" The complete package D5000 " page 4, as Jim Cs version is an improvement on my original. What suprised me was that the heads the snails are eating are out of focus but the shells are not.Allowing for the fact that full out my 18-200 only opens up to F5.6.I was amazed! I was about 2-3ft from the Snails I couldn't get closer so used LV as they were high up.

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Old Jul 24, 2009, 3:26 PM   #17
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Last one for the evening Sue-

This photo was taken with the Kodak Z-1012 using the camera's built-in flash. Notice the greater depth of field that puts everything nicely into focus.

Sarah Joyce
I think I understand your point Sarah. Now I just have to remember it when I'm setting up for my shot. It was easier with my little P&S. I'm thinking I will eventually get the superb quality of photos,but not by doing it the P&S way I'm accustomed to. I did some experimenting today with the same settup. The discoloration is indeed the reflection from the green backdrop. It wasn't as bad with my P&S,but it was there.The shots I took without the green backdrop had no discoloration. I couldn't get the flash to work outside in the bright light,no matter what I tried.None of my outdoor shots today were good quality. So I moved my setting inside,near a natural light source & turned on the redeye reduction. The photos showed a great improvement & no green reflection. I'm going to assume I need to purchase an external flash to use outside. Here's one of the photos I took today,same backdrop,but indoors with flash.

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Old Jul 24, 2009, 3:27 PM   #18
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Deadshot-

The very selective focus of a DSLR equipped with a lens like the Nikon 18-200mm VR lens is something that is overlooked by more than a few DSLR users.

Sarah Joyce
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Old Jul 24, 2009, 3:32 PM   #19
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Hi Sue-

You got a much improved photo from today's shooting of Hannah. The the focus was right where you wanted it.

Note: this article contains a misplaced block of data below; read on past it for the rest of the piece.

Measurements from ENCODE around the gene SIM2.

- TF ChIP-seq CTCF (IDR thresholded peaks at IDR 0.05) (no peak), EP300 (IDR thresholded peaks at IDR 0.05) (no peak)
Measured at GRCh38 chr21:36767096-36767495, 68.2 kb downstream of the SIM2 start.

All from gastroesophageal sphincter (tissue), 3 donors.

I think you hit on the primary point of my examples: you are going to have to modify some of your shooting and photo techniques when you move from a point and shoot camera to a DSLR camera. They are decidedly different camera types.

Yes, at least for my style of shooting, I consider an external flash is a must. I own the SB-400, the SB-600, and the SB-800 flashes. With the high ISO capability of your D-90, you could probably get by with the little SB-400. It does not swivel, but it does have full tilt capability. The SB-400 is small and very handy. I like it a lot and use it often. That would let you get into an external flash at the $(US) 110.00 price range. The SB-600 will be more than twice that price. The SB-600 is the midsize flash in the group and a very good flash.

Sarah Joyce

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Old Jul 24, 2009, 4:37 PM   #20
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Quote:
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It's interesting Sarah you saying about the shallower DOF with DSLRs.
If you look at the snails photo that I took on the thread that Sueg started.
" The complete package D5000 " page 4, as Jim Cs version is an improvement on my original. What suprised me was that the heads the snails are eating are out of focus but the shells are not.Allowing for the fact that full out my 18-200 only opens up to F5.6.I was amazed! I was about 2-3ft from the Snails I couldn't get closer so used LV as they were high up.

Your shot looks really good.

As for your flash problem. Were you still in Auto Mode? I have had the same problem until I realized that I was shooting in Auto mode (Which I almost never do anymore) As soon as you which to P (program) A(Aperture) S(shutter) or M(manual) you should have full control of your flash.
I just went outside in full blazing sun and fired off two shots of my hand. One with the flash popped up in P mode and one with the flash down in P mode. I was trying to eliminate the shadows in my hand. The flash fired and mission accomplished.
Try your outdoor shots in any mode other than Auto and the flash should fire. The shots below were taken with a D40 but it works exactly the same for my D80 and D300 too.
Cheers,
Steve

Here are the two shots. 1st, P mode Flash extended.



2nd P mode flash down.